A BLUE plaque that commemorated an Edmonton missionary has been replaced on the wall of her former home on her birthday.

The original plaque for Gladys Aylward fell off the wall in April 2009 and was later found buried and damaged in a skip.

The replacement was put up outside her house, in Cheddington Road, on February 24, funded jointly by Gladys Aylward School and The Enfield Society.

Christine White, Enfield conservation officer, said: “We are delighted that Gladys Aylward’s blue plaque has been returned to her home in Edmonton.

"The Enfield blue plaque scheme is part of a local heritage programme marking figures from the past and the buildings they lived in, and is much valued by local residents.

"There was a lot of strong local feeling when the plaque came off, and we were pleased to help ensure that a replacement was found.”

Born in 1902, Ms Aylward grew up in Edmonton but travelled to China in the 1930s to work as a missionary.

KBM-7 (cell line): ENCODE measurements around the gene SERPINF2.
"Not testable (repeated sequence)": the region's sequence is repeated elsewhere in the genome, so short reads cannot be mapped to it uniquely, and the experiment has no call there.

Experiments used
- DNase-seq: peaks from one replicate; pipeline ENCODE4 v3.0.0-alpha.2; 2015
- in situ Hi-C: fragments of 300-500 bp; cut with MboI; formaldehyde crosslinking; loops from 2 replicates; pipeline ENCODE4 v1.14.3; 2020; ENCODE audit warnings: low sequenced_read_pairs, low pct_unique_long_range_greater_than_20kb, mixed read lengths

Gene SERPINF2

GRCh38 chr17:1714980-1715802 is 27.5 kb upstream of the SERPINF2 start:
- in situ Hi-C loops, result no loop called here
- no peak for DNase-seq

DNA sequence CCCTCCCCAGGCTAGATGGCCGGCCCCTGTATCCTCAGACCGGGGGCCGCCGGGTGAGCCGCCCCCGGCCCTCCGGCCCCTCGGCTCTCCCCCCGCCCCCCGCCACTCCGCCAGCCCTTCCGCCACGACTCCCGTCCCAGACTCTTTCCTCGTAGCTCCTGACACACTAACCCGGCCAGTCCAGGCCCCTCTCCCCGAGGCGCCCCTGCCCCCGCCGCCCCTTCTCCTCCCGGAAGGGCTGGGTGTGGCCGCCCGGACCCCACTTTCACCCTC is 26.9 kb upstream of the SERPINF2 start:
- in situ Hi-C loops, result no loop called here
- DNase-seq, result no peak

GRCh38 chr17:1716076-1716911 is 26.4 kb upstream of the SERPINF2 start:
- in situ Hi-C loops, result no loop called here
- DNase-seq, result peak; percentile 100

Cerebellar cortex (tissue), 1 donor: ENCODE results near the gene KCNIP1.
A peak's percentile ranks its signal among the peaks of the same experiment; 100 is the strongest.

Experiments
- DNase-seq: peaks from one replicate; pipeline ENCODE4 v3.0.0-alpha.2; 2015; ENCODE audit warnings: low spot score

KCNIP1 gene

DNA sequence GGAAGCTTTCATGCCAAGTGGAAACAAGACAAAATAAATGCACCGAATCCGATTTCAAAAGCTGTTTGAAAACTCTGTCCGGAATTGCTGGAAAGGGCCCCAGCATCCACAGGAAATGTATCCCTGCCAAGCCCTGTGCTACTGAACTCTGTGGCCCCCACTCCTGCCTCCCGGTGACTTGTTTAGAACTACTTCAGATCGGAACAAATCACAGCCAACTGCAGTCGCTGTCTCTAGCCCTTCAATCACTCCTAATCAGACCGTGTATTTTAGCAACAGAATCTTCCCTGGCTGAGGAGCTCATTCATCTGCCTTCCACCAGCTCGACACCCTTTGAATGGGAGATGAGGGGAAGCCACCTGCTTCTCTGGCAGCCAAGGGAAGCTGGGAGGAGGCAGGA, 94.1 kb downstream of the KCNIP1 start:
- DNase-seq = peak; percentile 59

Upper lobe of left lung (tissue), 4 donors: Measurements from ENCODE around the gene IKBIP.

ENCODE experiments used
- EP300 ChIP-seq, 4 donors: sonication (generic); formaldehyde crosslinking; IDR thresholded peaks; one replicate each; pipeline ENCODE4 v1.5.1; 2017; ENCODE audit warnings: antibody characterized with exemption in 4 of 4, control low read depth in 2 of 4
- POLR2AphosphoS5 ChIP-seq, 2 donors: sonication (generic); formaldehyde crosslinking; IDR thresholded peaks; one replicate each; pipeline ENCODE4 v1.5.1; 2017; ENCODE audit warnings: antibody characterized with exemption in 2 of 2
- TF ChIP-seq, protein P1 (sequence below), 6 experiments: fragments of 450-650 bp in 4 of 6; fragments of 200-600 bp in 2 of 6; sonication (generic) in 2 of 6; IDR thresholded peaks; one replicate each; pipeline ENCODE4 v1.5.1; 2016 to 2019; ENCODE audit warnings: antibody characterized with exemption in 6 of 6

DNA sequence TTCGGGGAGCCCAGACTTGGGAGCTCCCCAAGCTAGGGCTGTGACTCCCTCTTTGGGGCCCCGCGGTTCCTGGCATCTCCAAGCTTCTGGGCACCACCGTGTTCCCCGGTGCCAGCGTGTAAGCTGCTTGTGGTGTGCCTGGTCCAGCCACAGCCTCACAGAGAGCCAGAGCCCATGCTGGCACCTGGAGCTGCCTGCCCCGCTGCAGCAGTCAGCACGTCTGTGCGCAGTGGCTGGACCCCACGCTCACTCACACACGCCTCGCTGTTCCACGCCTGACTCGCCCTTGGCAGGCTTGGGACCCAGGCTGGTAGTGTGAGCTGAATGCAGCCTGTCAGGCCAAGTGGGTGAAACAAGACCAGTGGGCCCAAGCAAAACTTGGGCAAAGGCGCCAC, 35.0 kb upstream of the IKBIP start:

When the Japanese invaded in 1938, she helped evacuate nearly 100 children over the mountains.

Patrick Robinson, from Gladys Aylward School, said: "The school is very proud to have been named after Gladys, and we currently hold a great many of her possessions and artefacts relating to her.

"Our students are planning to catalogue these carefully and display them in the school foyer as soon as possible, as it is very important to us that our young people remain aware of local history.

"We hope to work with The Enfield Society to do this."

Colin Pointer, chairman of The Enfield Society added: "The society is pleased to be associated with restoring this important reminder of one of the borough's former residents, and we look forward to working with the school to further honour the memory of Gladys Aylward and her work.

“We also anticipate working with the council to replace similar historic plaques which are missing."

The plaque can be found at the address 67 Cheddington Road, Edmonton, London, N18.